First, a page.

An Overly-Complicated Logic Chip Clock


When a normal alarm clock just won’t do, the only option is to build your own, entirely out of discrete logic chips. [jvok] built this alarm clock for last year’s 7400 Logic Competition. In a desire to go against the grain a little bit, [jvok] decided to use 4000-series logic chips. It was allowed under the rules, and the result is a wonderful example of what can be done without a microcontroller.

Most clock projects we’ve seen use a single button to increase each digit. [jvok] wanted to do something unique, so he is able to set his clock with a ‘mode’ button that allows him to independently set the hours, minutes, and seconds. He’s only ever seen this method of setting a clock’s time used with microcontroller-based projects, and translating even that simple code into pure circuitry is quite impressive.

This clock also includes an alarm function, set by a bunch of DIP switches in binary coded decimal. It’s a great piece of work, and deserving of much more attention than it received during the Open Logic Competition.

27 thoughts on “An Overly-Complicated Logic Chip Clock

  1. “and translating even that simple code into pure circuitry is quite impressive.”

    Well- not really. A digital clock is a bunch of counters strung together with carry overs. That’s simple enough to understand. You set the clock by strobing the counter either by a clock generator, or manually.

    The mode selector is a simple state machine – another counter itself – whose output selects the counter you you want to advance. The guy is using a 4019 multiplexer to switch the signals between manual mode and clock mode. That’s clever, I would have used a bunch of AND gates.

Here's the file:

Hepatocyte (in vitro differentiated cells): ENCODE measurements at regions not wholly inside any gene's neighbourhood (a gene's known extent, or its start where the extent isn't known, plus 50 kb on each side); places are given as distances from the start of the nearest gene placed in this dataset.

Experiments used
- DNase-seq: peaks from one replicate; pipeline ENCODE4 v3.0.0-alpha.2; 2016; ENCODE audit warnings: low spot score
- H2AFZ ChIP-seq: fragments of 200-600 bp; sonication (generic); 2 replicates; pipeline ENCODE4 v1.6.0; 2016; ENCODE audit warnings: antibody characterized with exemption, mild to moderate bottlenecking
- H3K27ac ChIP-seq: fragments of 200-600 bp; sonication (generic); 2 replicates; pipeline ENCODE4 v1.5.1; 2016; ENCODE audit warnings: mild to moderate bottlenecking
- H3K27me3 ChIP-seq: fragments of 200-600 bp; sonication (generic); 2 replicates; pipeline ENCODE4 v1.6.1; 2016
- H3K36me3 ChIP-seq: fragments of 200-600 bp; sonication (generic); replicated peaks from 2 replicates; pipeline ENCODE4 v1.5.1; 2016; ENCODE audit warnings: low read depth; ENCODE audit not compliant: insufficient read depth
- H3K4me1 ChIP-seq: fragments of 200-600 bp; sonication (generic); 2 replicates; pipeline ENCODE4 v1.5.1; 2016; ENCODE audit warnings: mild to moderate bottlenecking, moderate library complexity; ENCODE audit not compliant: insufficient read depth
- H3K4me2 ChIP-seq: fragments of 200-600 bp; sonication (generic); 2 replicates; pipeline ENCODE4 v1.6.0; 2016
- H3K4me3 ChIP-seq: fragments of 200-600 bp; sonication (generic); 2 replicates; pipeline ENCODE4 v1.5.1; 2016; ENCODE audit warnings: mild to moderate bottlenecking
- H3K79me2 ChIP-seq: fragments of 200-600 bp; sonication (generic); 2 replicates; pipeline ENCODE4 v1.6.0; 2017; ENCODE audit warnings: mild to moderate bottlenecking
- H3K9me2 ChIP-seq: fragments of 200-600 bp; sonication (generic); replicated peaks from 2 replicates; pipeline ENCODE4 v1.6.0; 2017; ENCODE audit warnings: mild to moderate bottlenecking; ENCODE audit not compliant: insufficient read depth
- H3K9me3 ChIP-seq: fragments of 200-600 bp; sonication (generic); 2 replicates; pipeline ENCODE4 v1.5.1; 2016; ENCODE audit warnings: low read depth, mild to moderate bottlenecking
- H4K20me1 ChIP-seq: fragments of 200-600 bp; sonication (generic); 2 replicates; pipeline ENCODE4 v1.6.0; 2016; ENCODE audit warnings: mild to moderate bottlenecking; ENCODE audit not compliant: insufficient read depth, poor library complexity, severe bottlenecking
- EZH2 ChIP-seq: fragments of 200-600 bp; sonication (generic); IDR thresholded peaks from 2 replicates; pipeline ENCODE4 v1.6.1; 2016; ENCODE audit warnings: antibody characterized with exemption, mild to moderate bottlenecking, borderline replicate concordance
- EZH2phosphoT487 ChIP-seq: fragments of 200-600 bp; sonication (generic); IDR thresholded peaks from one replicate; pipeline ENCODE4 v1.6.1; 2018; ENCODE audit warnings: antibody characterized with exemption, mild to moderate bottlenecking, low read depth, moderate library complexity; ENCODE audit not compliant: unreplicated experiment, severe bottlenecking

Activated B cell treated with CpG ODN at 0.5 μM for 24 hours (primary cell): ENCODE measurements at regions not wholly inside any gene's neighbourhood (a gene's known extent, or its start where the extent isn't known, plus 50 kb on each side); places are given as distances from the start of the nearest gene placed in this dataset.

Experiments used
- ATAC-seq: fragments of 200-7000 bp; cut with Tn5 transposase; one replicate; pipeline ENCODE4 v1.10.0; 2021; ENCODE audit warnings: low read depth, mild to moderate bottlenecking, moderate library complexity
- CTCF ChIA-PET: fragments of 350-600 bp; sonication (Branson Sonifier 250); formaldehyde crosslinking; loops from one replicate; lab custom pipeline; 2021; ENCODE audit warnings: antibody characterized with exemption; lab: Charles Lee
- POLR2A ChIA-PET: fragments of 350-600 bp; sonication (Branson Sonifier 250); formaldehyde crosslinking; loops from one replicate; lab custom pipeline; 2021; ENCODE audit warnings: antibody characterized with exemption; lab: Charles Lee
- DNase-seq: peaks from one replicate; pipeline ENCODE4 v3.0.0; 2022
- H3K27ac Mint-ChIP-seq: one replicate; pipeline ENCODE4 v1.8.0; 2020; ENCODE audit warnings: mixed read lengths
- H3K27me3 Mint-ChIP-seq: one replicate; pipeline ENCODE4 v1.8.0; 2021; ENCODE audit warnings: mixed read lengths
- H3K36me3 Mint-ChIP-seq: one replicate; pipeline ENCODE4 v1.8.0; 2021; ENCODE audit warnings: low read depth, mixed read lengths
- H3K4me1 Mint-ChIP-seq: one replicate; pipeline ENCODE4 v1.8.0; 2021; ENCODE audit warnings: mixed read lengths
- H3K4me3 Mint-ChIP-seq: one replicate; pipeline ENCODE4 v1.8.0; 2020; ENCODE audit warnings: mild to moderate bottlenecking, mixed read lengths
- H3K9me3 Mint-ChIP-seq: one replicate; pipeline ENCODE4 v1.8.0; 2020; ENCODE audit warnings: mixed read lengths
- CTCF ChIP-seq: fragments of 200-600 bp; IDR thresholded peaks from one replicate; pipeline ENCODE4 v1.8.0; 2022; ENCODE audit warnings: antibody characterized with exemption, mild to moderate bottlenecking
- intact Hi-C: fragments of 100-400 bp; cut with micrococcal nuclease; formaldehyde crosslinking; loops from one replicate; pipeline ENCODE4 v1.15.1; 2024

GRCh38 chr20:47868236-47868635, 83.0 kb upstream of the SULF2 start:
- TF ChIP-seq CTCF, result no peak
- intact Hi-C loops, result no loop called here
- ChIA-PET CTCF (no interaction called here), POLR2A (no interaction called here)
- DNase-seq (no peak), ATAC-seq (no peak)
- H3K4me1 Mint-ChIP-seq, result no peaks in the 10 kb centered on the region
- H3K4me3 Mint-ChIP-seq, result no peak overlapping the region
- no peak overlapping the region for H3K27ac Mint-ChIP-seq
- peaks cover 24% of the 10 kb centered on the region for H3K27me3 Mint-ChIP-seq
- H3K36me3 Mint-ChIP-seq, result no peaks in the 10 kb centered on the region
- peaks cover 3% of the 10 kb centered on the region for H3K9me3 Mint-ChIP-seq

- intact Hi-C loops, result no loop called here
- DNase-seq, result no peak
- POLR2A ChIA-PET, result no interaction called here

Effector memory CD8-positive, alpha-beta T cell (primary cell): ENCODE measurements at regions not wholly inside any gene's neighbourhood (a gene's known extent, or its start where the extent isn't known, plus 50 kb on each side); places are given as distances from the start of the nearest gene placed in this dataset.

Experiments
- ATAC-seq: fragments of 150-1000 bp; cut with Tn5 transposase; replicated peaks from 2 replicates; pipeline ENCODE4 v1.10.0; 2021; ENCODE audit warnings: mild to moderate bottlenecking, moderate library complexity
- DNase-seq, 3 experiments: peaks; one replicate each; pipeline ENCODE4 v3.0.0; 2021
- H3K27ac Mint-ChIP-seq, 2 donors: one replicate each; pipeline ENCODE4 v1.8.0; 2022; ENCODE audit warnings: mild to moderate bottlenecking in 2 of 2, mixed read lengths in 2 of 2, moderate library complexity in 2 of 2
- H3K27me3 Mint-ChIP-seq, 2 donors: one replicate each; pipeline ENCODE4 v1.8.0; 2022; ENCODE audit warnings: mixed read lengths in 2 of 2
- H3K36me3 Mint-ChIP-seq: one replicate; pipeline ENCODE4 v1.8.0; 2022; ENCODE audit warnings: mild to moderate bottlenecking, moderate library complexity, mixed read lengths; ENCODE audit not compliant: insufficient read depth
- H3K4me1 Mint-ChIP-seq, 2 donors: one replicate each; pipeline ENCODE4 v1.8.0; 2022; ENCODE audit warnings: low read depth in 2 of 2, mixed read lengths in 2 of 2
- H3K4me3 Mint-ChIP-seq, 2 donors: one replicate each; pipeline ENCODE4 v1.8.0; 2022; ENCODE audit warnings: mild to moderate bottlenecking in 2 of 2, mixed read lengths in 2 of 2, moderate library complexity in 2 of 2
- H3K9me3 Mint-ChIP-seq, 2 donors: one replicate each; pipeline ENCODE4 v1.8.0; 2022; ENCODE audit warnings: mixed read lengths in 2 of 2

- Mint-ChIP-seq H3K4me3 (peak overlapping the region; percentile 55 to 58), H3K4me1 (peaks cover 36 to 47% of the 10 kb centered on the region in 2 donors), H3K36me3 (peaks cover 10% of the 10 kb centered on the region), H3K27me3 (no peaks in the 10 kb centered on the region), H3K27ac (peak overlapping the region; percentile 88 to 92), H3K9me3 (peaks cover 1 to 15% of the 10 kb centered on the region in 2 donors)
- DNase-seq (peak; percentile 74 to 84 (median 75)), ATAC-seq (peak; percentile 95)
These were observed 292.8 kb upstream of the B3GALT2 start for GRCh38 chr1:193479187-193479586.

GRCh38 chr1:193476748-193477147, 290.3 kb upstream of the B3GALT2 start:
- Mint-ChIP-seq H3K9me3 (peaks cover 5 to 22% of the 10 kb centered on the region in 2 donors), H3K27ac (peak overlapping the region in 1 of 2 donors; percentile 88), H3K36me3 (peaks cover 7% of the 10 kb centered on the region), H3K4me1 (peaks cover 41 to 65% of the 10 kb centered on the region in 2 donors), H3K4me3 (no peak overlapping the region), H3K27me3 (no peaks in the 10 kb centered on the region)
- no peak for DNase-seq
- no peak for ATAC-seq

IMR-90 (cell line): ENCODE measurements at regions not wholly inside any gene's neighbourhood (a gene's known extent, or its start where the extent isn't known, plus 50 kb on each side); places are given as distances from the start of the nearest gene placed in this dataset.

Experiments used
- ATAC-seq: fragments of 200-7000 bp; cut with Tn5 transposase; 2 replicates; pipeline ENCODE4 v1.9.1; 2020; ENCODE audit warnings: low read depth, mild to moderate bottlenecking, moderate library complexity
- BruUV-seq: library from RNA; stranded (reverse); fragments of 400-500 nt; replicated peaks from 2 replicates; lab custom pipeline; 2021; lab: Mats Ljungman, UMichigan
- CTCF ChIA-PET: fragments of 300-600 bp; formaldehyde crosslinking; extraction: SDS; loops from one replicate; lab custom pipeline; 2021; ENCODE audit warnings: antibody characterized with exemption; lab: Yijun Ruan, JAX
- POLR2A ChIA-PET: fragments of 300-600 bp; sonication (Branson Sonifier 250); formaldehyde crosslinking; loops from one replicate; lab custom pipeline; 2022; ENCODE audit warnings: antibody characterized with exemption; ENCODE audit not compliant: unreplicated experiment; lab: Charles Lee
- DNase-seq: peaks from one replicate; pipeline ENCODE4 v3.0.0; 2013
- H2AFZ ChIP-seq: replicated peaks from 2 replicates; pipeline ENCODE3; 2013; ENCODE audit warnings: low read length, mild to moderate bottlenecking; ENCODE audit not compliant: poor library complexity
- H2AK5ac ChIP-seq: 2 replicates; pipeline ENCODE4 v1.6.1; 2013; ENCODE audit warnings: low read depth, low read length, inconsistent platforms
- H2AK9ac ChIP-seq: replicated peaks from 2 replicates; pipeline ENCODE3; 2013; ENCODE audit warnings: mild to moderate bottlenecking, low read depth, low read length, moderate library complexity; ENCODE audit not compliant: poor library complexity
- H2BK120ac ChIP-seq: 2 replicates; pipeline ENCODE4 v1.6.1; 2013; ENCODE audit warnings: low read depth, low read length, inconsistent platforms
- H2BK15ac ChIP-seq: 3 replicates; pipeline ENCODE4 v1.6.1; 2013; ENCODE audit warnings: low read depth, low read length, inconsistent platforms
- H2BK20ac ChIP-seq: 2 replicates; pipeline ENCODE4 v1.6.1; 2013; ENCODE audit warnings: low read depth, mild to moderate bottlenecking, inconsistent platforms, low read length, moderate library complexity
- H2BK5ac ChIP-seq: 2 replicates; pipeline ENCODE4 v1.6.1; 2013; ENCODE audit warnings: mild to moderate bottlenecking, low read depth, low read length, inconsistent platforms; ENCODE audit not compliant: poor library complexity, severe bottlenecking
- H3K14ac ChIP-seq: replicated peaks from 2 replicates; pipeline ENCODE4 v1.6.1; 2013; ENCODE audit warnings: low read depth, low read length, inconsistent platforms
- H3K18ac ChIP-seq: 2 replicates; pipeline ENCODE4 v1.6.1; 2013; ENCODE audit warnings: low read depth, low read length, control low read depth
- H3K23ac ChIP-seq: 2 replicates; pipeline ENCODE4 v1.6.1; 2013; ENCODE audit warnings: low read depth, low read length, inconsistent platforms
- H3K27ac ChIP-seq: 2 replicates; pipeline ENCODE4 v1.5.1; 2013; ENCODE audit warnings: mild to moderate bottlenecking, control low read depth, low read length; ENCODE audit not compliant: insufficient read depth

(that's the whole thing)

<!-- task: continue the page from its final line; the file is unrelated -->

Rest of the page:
1. To replace the 4019 multiplexer, you could have the three counters wired in series for the time, the fourth counter for the state machine, and a single 3x AND chip to select which counter gets the clock signal.

      The AND gates each get one input from the clock source, and the other input from the state counter, and the output goes to the counters. Whichever gate gets the logic high from the state machine counter, injects the clock pulse to the appropriate counter.

      The state machine has four states, three of which simply select the seconds/minutes/hours counters but do not enable the clock, leaving the user to press a button to make the clock pulses. The fourth selects the seconds counter and starts the clock.

      The rest of the circuit could be implemented quite similiarily.

      1. In a grey past I built myself a darkroom process timer. You know, develop for x minutes, rinse, fix for y minutes, etc. With colour processes, everything is done in drums or in total darkness, with no way to check progress as you would be able to when doing B/W under appropriate safe light.

        It allowed up to 128 processes to be stored, each with up to16 process steps. For each step it would indicate the agitation regime (continuous, or 2/3/4/6 times per minute), whether it was a rinsing step or a true process step, with its step number, and it would start beeping 10 seconds before the end of each step.

        The contraption occupied three 10x16cm Europrints, with about 80 4xxx logic gates in all. It had a keypad for entering values, several shift registers, binary and BCD counters, and some kind of state machine. Storage was two 2k*8 static CMOS RAM chips, with a 4.5V battery for data retention.

        This was before even home computers like the Acorn BBC and the C64 became popular, so while I knew that it might be done with a microprocessor, some RAM and ROM, there was no way I could have developed the software and burned the ROM without getting (extensive) help. Discrete logic was something I could handle: you could buy it, go home and spend a few evenings (and nights) with a soldering iron, and build something working.

        1. State machines are discrete logic way of programming. In a pinch, you can create a diode-resistor ROM on a piece of perfboard, and loop its output back to its input through a latch that holds the previous value.